Which Role Does Nihiwatu Play in Sumba? When Luxury Meets Remote Indonesia

WHEN REMOTE INDONESIA MEETS LUXURY…

Nihiwatu beach
Sumba horse riders at the back of Nihiwatu’s beach – Photo by @Nihiwatu

IndoSurfCrew has visited the island of Sumba several times over the last few years. Without any doubt, the island is one of the wildest and most remote we’ve encountered in Indonesia. Most parts of the islands lack electricity, clean water, and the people suffer from most basic nutrition needs. As a traveler, you’ll even be surprised that it is rare to find areas with phone signal. Don’t even think of finding a doctor or hospital nearby the surf-breaks you are planning to explore.

Occy's left
Occy’s left – Photo @Nihiwatu

Despite our passion for waves and surfing, living one or two weeks in those conditions can be challenging for even experienced travelers. Just imagine that hundreds of thousands of Sumbanese are vulnerably living that way, threatened by tropical diseases – malaria being the most spread.

At the heart of it, lies the luxurious resort of Nihiwatu, featured as #1 resort in the World by Travel + Leisure. Read more information about Nihiwatu, here.

Without doubt, we can say that Nihiwatu is an inspiring model for sustainable tourism, having a high social impact on the development of Sumba and its people.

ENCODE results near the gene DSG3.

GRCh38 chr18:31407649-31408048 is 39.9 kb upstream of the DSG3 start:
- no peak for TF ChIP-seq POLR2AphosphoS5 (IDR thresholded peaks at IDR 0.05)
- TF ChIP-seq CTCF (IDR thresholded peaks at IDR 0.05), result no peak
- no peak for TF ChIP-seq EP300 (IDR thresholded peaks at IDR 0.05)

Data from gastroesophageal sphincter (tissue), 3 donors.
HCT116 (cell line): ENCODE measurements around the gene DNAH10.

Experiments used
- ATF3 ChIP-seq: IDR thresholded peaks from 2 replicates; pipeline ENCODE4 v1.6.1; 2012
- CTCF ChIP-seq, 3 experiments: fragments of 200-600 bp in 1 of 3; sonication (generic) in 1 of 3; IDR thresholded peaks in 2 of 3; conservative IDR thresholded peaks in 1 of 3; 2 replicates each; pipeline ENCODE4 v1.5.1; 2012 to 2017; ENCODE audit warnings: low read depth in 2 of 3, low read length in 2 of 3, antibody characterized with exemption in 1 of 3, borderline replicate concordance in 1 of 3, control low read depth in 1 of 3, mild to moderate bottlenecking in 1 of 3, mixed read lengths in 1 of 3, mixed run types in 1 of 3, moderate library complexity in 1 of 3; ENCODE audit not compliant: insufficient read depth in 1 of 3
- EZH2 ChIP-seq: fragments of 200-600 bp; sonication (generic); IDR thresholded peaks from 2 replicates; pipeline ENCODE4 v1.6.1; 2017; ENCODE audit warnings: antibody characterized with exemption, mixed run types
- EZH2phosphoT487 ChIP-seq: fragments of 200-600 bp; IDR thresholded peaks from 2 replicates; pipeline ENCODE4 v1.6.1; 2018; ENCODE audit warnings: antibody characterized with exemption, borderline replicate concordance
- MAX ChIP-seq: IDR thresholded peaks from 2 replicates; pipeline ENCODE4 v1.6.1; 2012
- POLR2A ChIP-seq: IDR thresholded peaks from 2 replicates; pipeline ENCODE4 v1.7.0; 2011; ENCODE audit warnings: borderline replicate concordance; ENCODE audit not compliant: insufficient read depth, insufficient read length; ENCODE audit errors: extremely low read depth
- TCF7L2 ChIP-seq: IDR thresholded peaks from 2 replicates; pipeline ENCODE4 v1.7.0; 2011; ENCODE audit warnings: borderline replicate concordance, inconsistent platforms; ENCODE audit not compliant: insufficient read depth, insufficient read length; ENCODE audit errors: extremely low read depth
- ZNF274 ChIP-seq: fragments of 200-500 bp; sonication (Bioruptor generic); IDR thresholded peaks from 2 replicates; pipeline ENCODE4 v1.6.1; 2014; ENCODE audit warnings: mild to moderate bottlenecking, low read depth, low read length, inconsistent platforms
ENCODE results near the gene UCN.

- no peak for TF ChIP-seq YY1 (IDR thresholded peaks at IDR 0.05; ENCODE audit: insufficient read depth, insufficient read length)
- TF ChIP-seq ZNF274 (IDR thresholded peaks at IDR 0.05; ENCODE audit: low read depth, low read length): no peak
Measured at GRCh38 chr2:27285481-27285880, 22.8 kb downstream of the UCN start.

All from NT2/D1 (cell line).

Our curiosity on how such contrasts in the landscape are handled by Nihiwatu brought us some questions that we had the chance to ask over a lunch with some of its representatives. It’s safe to say that Nihiwatu is an inspiring model for sustainable tourism, having a high social impact on the development of Sumba and its people.

Nihiwatu
A Glimpse of Sumba’s Culture – Photo @Nihiwatu

… INSPIRATION & COMPASSION GAVE BIRTH TO HIGH-IMPACTS NGOS

1) SUMBA FOUNDATION

Nihiwatu’s cofounder, Claude Grave initiated the Sumba Foundation in 2001. He is now retired from his duty of Managing Director at Nihiwatu to purely focus on a cause that is dear to him. Sumba Foundation was created with the desire to lessen poverty in Sumba, improve water health and give access to education. The U.S based Foundation is now internationally recognised and awarded as a model of Sustainable Tourism. Read more about it here, or watch the below video.

Benefiting from Nihiwatu’s support, the Foundation is at the source of consequent achievements, they managed to reduce malaria contamination by 85%, opened four public schools and provided healthcare to over 25,000 people.

Sumba Foundation
Malaria Center by Sumba Foundation – Photo @Nihiwatu

2) SURFAID AUSTRALIA

Surfaid Australia was also created over a surf holiday to Nihiwatu that took a totally different purpose.

By bringing over his family from Australia to Sumba, Dr Stephen Nolan has discovered a new purpose to his life. It happened while visiting the neighbouring villages of Nihiwatu, just few kilometres away. Stephen witnessed poverty and health conditions he would never have thought possible: children suffering from starvation, malaria, dehydration and other tropical diseases.